A reader from Cyprus has been in touch in the hope that readers can help solve a mystery involving his grandmother, who he believes was the first female licensee in South Shields.
Brian Martin, formerly of Cleadon, and now living in Paphos, Cyprus, sent me three photographs, one of which is attached.
“The photographs show what I believe to be my grandmother’s pub in the old Mill Dam area of Shields market place, next to the old Mission to Seamen.
“My grandmother, Anderena Martin (nee Grey) was the first female licensee of a public house in South Shields.
“Could readers please endeavour to verify if the building shown is actually a former public house, together with any local information they may have regarding it.”
So if you can help please get in touch.
Another reader seeking help is Michael Ennis, who contacted me from the local Tug Club.
Michael writes: “I am wondering if you could help, I belong to the Tug Club, which meets four times a year at St Stephen’s, on the Lawe. We are suffering from a falling membership, as quite a number of the older members have now passed on.
“We have been running for 50 years, and I was wondering if you could give us a mention in the Shields Gazette.
“We talk and show photographs etc of local and world towage vessels, as well as the history of all the local tug builders and the fleets they owned.
“This also includes sea-going vessels, including tramps, liners, colliers and trawlers etc.”
“I served my time as a fitter before going to sea at the old Haddock Shop, which had been Shields Engineering. When I was serving my time there were about 50 tugs on the river, but there had been a lot more before that.
“Between us there is a great deal of the Tyne history involved in our hobby.”
Michael said the next meeting of the club will be in March, next year, so keep reading the page for more details.
Meanwhile, Alison Spedding contacted me with some good news about an appeal which I have mentioned in the page before, namely the North Shields Fishermen’s Heritage Project (NSFHP).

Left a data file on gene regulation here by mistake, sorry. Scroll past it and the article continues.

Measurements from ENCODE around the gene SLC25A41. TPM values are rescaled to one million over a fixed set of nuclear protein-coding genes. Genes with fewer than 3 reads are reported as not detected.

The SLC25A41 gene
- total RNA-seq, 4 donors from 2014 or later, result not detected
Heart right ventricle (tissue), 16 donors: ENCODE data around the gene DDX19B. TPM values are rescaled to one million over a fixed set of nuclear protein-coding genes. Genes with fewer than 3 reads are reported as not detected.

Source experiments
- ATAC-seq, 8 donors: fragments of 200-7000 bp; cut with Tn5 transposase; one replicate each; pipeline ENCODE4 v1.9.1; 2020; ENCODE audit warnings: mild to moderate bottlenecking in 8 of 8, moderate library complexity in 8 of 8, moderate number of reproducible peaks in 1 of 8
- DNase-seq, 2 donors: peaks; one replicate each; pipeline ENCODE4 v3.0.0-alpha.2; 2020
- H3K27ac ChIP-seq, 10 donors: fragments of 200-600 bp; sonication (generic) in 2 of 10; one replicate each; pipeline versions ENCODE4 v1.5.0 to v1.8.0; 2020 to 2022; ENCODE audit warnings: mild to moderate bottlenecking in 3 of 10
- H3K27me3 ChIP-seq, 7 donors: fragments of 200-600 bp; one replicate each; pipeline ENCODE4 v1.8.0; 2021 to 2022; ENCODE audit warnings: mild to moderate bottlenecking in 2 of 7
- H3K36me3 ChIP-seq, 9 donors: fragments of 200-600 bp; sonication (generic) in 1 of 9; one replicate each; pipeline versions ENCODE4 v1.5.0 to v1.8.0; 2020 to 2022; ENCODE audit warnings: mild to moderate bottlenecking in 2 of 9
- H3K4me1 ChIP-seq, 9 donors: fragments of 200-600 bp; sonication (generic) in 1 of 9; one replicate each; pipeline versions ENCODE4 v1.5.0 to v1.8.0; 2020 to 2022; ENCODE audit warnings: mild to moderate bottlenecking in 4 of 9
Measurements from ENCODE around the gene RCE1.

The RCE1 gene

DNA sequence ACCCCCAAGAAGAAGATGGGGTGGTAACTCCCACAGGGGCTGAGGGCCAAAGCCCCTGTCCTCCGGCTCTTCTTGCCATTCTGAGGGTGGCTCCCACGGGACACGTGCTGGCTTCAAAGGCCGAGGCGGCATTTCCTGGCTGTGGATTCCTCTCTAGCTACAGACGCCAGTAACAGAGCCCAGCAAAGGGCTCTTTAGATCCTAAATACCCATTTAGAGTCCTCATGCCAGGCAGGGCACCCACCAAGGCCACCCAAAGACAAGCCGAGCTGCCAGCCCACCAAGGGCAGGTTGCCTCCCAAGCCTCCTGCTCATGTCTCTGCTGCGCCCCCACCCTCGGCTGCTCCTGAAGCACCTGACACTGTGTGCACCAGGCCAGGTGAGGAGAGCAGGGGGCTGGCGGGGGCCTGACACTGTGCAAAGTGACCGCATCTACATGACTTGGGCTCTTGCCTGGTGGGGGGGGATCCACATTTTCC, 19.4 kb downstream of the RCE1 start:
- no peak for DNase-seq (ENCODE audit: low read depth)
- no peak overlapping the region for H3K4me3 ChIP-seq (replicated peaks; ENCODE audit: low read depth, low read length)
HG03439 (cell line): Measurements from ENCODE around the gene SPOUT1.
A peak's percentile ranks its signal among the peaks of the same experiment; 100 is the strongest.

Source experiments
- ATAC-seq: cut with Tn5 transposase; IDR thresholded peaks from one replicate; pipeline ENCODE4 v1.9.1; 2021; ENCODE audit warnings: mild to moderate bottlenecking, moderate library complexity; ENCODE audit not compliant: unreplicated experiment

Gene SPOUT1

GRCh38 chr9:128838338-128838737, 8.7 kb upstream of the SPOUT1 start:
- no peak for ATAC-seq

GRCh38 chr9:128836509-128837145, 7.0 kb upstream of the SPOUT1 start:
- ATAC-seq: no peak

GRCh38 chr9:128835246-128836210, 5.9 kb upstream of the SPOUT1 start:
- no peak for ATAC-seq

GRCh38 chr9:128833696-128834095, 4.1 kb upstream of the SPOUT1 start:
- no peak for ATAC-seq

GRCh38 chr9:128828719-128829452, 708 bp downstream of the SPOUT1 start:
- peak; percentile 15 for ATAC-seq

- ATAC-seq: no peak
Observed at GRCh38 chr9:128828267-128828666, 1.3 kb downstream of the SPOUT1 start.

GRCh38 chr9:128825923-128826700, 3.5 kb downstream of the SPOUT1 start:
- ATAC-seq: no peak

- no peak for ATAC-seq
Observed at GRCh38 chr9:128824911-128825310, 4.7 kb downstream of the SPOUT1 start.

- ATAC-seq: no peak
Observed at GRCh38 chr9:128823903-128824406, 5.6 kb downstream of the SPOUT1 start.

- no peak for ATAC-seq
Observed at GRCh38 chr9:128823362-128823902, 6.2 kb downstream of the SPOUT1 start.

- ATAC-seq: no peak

The project aims to fund a memorial to fishermen lost at sea.
Alison said the project team has just learned that an application to The Sir James Knott Trust for a grant of £5,000 towards its Fiddlers Green memorial to fishermen lost at sea has been successful.
“Fiddlers Green is a legendary supposed afterlife, where there is perpetual mirth, a fiddle that never stops playing, and dancers who never tire.
“In 19th-Century maritime folklore it was a kind of afterlife for sailors who have served at least 50 years at sea.”
Terry McDermott, chairman of NSFHP said “We are delighted with the donation from The Sir James Knott Trust. It’s given us a real boost to our fundraising. We now have over £23,000 – so we are about a third of the way there, and have a busy events schedule planned for 2017.”
The group has a variety of fundraising plans in the new year, including a Q&A audience with the sculptor Ray Lonsdale. His design, Fiddlers Green, won 47% of the public vote, and a twice life-size sculpture in cor-Ten steel will be commissioned in 2017 once the £60,000-plus funds have been raised.
Keith Spedding, fundraiser and Project Leader added: “We have had an enormous amount of support from the local community, and businesses are now stepping forward to help as well.
“NSFHP are grateful to Frank Gillender and Elizabeth Grace at VODA for helping guide us through the grant application process, and securing £7,500 of grants so far from the RW Mann Trust, the Hadrian Trust and now The Sir James Knott Trust.”